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2 Million Deaths a Year Attributed to Pollution from Indoor Cookstove Fires

Cooking roti in India. Photo by Flickr user Michael Foley.

A woman rises at dawn to prepare food for her family, building a small fire inside the house and frying bread on a makeshift stove above it.

Some variation of this scene is repeated in millions of homes each day in low- and middle-income countries where modern cookstoves are scarce. But what many of these families don’t know is that by burning wood, dung or other biomass fuels inside they are putting their own lives — and lungs — at risk.

Nearly two million deaths could be prevented each year by replacing cooking fires and inefficient, smoky stoves, reports a policy analysis by leaders from the National Institutes of Health published in Science Thursday.

Smoke exposure inside the home can cause respiratory diseases, lung cancer and pneumonia. These cooking methods are the leading cause of environmental death around the world, according to the World Health Organization.

“This creates levels of air pollution in homes that are astronomical, hundreds of times more than what you might breathe in New York, for example,” Neil Schluger, chief scientific officer at the World Lung Foundation, told the NewsHour.

Cooking with these methods can also have detrimental environmental effects, the report said, including deforestation and overuse of natural resources. NewsHour special correspondent Fred de Sam Lazaro reported on the link between cooking fires and climate change in 2009:

The health risks of cooking fires hit women and children particularly hard because they tend to work inside the home during the day, increasing their exposure.

An international public-private partnership started by the United Nations Foundation, called the Global Alliance for Clean Cookstoves, has formed to try to create a market and demand for newer stoves. But reaching its goal of 100 million homes adopting cleaner stoves — which use electricity, solar power or a range of clean fuels — by 2020 will be challenging, the authors said.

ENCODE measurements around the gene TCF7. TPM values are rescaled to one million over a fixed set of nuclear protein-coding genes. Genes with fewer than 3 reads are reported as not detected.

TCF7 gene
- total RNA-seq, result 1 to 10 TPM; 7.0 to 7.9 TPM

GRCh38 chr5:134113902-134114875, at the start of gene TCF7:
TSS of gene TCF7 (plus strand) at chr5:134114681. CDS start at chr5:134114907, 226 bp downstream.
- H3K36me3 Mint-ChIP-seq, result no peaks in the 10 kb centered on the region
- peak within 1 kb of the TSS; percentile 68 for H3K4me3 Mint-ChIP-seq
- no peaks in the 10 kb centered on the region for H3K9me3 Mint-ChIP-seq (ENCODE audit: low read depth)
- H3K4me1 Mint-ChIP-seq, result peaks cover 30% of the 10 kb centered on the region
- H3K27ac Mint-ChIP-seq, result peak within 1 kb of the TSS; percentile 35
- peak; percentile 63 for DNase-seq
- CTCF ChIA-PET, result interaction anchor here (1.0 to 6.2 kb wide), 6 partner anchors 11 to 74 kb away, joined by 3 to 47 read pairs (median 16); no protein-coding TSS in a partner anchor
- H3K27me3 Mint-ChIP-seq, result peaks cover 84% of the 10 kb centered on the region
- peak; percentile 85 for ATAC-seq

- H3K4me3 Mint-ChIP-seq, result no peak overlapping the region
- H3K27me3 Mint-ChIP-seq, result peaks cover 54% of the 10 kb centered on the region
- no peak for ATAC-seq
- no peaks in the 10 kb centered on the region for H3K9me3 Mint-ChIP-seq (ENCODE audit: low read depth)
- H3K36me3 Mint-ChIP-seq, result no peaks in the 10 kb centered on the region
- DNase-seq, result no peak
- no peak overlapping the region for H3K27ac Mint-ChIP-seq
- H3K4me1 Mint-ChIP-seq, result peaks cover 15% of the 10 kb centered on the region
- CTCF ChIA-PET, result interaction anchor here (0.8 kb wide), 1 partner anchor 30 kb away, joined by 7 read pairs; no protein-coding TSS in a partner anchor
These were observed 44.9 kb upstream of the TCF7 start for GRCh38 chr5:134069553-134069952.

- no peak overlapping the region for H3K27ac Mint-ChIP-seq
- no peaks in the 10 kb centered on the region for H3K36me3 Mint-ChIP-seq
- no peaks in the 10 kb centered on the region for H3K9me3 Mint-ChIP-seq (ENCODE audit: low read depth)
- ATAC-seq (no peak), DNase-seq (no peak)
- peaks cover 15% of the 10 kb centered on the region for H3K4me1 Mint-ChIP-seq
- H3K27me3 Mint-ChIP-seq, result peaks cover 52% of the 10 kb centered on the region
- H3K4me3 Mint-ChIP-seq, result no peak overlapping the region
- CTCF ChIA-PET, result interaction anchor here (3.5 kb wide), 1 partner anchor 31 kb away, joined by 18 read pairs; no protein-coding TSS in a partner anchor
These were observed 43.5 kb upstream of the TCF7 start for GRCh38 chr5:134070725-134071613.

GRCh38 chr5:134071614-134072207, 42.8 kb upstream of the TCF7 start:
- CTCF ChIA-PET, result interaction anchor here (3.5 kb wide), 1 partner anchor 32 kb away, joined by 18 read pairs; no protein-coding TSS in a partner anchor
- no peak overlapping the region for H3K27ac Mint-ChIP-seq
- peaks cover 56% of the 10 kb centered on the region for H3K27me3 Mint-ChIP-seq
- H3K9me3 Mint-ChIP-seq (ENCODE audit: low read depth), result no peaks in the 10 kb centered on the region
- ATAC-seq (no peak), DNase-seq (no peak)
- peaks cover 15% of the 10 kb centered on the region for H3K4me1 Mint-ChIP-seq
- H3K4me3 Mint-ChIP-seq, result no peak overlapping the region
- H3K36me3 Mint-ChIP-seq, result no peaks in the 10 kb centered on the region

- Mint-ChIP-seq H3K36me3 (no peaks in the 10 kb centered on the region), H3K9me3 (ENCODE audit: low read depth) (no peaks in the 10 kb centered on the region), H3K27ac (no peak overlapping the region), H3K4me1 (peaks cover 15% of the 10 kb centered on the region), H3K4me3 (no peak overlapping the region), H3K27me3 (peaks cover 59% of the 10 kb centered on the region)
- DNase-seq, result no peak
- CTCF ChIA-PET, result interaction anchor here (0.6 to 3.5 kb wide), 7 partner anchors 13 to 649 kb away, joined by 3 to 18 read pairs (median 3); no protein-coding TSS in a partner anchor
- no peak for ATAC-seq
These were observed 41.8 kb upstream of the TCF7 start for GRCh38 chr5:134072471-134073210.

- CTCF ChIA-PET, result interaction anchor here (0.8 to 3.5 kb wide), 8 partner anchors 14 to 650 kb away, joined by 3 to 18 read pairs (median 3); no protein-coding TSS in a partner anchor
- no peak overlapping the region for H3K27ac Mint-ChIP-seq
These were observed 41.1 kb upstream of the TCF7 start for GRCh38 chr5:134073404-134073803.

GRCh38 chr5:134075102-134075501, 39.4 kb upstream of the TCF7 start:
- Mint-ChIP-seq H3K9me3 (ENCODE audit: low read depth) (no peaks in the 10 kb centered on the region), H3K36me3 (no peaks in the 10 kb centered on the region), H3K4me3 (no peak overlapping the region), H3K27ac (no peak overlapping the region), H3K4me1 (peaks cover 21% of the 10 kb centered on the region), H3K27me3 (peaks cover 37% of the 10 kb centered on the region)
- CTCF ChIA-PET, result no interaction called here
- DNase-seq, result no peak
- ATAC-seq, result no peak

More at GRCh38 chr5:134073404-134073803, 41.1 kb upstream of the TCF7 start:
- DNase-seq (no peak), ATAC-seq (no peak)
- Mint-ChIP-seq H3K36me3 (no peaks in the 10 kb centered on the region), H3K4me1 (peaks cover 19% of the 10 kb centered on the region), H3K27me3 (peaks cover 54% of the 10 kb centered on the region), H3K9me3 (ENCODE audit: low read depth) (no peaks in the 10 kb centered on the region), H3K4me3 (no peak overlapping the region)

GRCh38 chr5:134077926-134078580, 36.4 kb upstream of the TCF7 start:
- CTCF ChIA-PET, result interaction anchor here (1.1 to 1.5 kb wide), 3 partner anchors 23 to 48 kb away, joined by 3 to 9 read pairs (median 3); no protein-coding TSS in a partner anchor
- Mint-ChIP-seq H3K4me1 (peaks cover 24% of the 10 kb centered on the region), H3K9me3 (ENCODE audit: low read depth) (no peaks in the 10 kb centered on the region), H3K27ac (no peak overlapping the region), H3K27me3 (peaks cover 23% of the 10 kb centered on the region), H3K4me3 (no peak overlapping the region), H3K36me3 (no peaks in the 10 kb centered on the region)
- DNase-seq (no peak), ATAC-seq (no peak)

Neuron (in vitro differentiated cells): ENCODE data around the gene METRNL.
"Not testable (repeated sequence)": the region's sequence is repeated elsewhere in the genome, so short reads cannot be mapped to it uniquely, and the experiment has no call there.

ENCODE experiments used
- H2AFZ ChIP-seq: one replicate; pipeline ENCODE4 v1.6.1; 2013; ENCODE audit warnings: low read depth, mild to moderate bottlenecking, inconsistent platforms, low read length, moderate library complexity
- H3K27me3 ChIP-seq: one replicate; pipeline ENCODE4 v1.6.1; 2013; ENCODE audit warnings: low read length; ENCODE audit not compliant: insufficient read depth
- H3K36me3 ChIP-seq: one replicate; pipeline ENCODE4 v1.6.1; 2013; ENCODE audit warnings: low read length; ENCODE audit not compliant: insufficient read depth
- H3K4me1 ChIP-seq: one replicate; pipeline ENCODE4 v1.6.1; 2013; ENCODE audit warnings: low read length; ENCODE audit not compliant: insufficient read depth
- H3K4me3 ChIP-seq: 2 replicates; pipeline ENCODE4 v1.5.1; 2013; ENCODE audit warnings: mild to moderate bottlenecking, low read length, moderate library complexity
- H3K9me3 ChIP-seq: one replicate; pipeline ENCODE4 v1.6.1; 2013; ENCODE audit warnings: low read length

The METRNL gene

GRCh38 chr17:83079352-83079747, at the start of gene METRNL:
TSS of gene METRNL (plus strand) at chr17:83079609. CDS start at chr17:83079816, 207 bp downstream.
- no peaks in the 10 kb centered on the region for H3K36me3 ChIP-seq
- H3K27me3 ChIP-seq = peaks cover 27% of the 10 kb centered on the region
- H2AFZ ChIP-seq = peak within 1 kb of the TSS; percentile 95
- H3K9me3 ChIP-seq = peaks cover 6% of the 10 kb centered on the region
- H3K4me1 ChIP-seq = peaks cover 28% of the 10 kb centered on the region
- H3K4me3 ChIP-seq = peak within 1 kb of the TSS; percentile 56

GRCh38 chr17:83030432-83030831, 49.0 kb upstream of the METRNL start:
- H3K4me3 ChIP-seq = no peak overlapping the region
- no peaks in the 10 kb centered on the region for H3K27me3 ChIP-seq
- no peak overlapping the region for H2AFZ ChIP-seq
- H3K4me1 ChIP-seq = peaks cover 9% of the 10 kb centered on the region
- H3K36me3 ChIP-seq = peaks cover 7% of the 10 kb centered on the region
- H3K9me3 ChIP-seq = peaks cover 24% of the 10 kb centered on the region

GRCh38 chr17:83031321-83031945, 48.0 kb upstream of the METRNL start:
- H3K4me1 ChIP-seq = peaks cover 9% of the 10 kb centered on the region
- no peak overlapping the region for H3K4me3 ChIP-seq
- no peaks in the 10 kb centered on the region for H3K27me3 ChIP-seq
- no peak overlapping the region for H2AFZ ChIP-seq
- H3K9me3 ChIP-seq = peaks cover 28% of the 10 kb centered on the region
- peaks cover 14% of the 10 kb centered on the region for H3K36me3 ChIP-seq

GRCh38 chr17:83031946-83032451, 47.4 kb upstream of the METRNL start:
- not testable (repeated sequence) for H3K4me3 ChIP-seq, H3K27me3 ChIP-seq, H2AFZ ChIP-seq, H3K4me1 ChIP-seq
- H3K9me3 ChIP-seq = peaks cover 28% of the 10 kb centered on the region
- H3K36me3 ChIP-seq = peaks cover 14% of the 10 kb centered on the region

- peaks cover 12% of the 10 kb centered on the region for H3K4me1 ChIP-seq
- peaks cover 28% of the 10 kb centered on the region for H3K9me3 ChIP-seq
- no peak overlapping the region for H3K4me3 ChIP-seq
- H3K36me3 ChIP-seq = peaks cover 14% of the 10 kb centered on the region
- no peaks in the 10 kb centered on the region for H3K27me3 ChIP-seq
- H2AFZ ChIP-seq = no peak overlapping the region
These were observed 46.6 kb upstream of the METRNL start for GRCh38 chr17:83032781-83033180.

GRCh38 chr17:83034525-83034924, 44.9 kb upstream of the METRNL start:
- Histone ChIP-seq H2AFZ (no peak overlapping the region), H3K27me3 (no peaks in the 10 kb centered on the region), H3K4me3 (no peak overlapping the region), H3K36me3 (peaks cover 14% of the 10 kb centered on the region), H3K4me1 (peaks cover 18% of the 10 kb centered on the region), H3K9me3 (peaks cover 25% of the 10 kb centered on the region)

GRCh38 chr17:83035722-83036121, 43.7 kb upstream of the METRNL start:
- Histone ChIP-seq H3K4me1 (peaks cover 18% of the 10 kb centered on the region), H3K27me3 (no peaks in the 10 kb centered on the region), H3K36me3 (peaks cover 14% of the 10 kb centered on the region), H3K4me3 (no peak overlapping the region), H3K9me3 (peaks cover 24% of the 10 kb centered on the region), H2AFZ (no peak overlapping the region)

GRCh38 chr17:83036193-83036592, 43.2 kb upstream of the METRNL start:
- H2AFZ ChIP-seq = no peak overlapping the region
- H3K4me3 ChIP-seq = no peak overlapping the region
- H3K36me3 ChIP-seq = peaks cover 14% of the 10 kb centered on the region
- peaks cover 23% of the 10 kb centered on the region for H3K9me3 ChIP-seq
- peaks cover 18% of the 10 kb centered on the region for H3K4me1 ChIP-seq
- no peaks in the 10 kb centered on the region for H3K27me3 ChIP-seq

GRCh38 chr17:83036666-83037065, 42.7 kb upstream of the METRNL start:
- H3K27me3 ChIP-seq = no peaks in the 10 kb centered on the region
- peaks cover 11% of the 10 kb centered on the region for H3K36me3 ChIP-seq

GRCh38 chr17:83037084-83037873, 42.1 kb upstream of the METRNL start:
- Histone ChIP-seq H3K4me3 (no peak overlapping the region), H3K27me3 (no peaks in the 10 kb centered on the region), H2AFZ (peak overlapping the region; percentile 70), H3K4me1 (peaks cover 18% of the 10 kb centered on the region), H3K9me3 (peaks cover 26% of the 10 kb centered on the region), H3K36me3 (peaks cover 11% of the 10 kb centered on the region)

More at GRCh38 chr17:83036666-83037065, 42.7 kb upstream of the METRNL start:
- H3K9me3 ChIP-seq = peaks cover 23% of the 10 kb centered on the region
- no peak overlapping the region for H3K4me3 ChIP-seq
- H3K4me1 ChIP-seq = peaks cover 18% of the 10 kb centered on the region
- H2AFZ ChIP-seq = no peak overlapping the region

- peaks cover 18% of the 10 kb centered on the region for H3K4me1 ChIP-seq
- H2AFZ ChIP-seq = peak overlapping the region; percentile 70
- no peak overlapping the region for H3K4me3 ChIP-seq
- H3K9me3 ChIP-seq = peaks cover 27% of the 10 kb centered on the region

“There are many competing needs for those in extreme poverty, and awareness of the risks posed by cooking methods is limited,” they wrote.

The campaign is trying to build a market for the products instead of distributing them for free, because many health efforts have found families ascribe more value to an item if they have to invest in it. But once new stoves are in the right hands, there will be a widespread need for education about the best way to cook with them.

“You could give the most advanced stove to a family and if they use as their fuel leaves or twigs … you will still get a smoke bomb,” said William Martin, one of the authors and the associate director for prevention research at the Eunice Kennedy Shriver National Institute of Child Health and Human Development.

There is also still uncertainty over the level of emissions reductions needed to improve health, and if the current campaign will help achieve that, says NIH. The authors estimate the costs of a necessary research program at between $150 million to $200 million.

Despite these costs, Dr. Francis Collins, director of the National Institutes of Health, told Science that the huge burden of death caused by indoor pollution is a call to action.

“Now that we’ve realized the huge impact in terms of lives lost, we all — I think — are going to be held responsible to try to do something about it,” he said.